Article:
Monday, October 03, 2005

Themed Jokes Can Cause Air-Sickness

2005, USA
Robert Schwentke

This is one flight where I wish they’d changed the in-flight movie. Oh, god. I’m so embarrassed I wrote that joke. Not only that, I opened the review with it. I haven’t been this ashamed since the time I skipped high school to do mescaline and watch the OJ Simpson verdict on TV. But what’s more embarrassing is that I went to see this movie knowing it would be bad. After all, I’ve seen Red Eye and am therefore fully aware that something about plane movies turns screenwriters into semi-retarded Die Hard fans with a concept of logic looser than the women I sleep with. Maybe it’s writing 108 consecutive slug lines that start with INT. NIGHT. STILL IN THE FUCKING PLANE. that flicks on the idiot switch, but whatever it is, it’s generally clear by the third act that the writer is insane. Flightplan starts out coherently enough, with the usually dependable Jodie Foster grieving over her recently deceased husband, and boarding a plane with her quietly brooding daughter, who would be cute if her mouth didn’t look vaguely stained, like she just polished off a plate of Chef Boyardee and a cherry Popsicle. It’s after they board the plane that the plot starts to go a little screwy, though I was irritated far before that by director Robert Schwentke’s shot selection, which moves the camera around in a constant slow glide, like Michael Bay on half a Valium tablet.

One pill makes you smaller, the other makes you film retarded action movies.

Soon after they board the plane, Foster’s kid goes missing, and no one onboard seems to remember seeing her, including sky marshal Peter Saarsgard and pilot Sean Bean. I have no idea why Bean is allowed to fly a plane, since he’s been an Irish terrorist ever since he got his SAG card, but that’s the least of the film’s problems. Though Foster is a strong actress, she isn’t given much to do here, save occasionally pitting her sharp hatchet face against the puffy visage of Erika Christiansen, a fine actress who perpetually looks like she’s having a bad reaction to shellfish. Foster’s starting to look a little old and veiny, too, and though that doesn’t have an effect on her talent, it did spark a tangential discussion on the way home as to whether she was hotter as a child prostitute in Taxi Driver or getting gang-raped in acid washed jeans during The Accused. As much as she tries, however, Foster is not what destroys this movie. It’s the plot twists that do that, as surely as if someone had hijacked the direction and flown it into the Pentagon. The basic story of the film has us follow a sine-wave pattern, where we oscillate between believing that the daughter is missing, and thinking Foster stark raving mad. This confusion of our sympathies is interesting, I suppose, right up until it's resolved far too soon, through the trite mechanism of having Foster’s breath reveal that the young girl had written the entire script for The Lady Vanishes on one of the windows. From then on, Foster and the audience battle through disbelief and onward to the ludicrous ending. The whole thing is ridiculous and contrived, and apparently has the flight attendants union up in arms, mainly because it ends with the revelation that the stewardesses are witches and kidnapped the kid to make bone soup for the upcoming Walpurgis Night celebration.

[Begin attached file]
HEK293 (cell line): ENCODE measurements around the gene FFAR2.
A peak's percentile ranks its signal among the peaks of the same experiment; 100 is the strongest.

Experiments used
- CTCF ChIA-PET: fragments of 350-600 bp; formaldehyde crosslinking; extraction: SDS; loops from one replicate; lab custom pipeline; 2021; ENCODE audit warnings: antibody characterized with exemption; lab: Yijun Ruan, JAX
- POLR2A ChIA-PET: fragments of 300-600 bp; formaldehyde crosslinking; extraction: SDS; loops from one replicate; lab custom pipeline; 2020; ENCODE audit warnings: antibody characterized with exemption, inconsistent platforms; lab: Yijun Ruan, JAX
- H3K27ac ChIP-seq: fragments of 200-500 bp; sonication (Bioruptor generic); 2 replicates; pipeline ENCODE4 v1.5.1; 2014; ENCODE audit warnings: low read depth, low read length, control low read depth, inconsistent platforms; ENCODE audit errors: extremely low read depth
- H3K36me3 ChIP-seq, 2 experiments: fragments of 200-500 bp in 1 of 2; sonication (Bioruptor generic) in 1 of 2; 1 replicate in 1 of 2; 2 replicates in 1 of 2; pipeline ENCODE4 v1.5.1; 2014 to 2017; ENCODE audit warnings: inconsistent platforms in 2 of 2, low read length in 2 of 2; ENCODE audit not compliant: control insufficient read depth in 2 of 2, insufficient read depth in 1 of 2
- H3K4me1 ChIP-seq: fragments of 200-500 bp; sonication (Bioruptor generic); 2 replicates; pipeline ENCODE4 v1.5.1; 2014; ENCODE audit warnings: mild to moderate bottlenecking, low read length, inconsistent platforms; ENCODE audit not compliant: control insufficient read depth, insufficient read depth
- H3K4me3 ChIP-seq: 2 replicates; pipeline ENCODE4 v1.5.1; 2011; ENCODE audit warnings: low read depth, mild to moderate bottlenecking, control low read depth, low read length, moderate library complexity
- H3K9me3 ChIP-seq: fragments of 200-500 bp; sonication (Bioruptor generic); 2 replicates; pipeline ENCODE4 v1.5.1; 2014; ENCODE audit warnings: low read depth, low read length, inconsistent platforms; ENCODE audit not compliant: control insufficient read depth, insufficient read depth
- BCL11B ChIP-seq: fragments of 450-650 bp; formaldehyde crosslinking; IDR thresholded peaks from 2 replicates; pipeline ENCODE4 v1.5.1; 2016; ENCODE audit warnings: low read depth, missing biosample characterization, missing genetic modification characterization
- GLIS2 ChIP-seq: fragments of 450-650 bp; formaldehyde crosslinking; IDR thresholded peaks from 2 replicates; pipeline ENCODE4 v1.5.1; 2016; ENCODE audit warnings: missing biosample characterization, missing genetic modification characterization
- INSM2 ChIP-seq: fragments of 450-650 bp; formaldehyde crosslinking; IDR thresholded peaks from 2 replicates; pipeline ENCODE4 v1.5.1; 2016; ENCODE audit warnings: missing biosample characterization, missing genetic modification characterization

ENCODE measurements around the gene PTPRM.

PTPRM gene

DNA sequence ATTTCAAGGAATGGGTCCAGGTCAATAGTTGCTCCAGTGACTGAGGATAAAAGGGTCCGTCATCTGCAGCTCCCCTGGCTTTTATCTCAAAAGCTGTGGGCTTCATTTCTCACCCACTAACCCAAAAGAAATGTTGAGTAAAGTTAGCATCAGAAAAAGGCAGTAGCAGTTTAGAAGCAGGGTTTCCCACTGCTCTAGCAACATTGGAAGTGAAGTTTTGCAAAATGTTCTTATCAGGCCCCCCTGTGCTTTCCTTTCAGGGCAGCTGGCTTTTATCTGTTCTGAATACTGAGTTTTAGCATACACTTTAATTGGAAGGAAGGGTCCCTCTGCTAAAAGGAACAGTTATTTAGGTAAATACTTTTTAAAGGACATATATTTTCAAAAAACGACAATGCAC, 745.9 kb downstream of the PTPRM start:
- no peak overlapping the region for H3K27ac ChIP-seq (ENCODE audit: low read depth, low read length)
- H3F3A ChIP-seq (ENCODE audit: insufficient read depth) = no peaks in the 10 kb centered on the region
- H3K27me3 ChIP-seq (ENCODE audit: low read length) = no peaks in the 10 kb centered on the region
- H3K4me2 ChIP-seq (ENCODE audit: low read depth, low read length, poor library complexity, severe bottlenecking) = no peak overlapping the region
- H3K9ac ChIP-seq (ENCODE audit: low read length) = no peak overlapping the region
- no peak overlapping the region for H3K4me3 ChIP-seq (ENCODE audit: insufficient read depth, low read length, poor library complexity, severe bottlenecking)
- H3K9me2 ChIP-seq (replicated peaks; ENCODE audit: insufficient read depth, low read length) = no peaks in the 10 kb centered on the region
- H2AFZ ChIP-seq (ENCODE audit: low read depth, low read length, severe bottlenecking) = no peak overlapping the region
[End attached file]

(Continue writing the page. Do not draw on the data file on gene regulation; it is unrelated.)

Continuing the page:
Hecate enthroned upon an altar of boarding passes and individually packaged servings of peanuts.

Of course, this is not what actually happens, but the real ending is no less stupid. And though I’m not going to, I should have no qualms about spoiling the ending, because the trailer does it anyway. Well, it doesn’t actually show what happens when the high altitude asphyxiates the script into brain death, but it ruins the only tension the film has. By showing the scene where Foster finds the clue that finally convinces her that she’s not crazy, the audience is completely deprived of the narrative tension of the film. I understand that modern audiences want to know exactly what they’re getting into, lest they stumble into a good movie by mistake, but this is getting ridiculous. It’s gotten to the point where those of us who can think without the benefit of Coles’ Notes can guess the endings to films from the trailer, not merely the first thirty minutes as we’re accustomed to. I distinctly remember figuring out The Bone Collector on the way to the movie theatre, and this is not because I’m smart. Perhaps it’s not that I long for the days when trailers gave a taste of the film instead of telling the whole story, but rather than I’m hoping for a return to the time when movies couldn’t be boiled down to a 30 second rabbit skit. Maybe if the stories were more complicated, better written, and interestingly told, I wouldn’t have to suffer through watching the entirety of On The Line, including the final resolution, compressed into a two-minute mini-movie jammed before the DVD menu of Britney Spears' Crossroads. And then I wouldn’t have to add the embarrassment of publicly admitting to having seen that movie to the shame of opening with an airplane joke.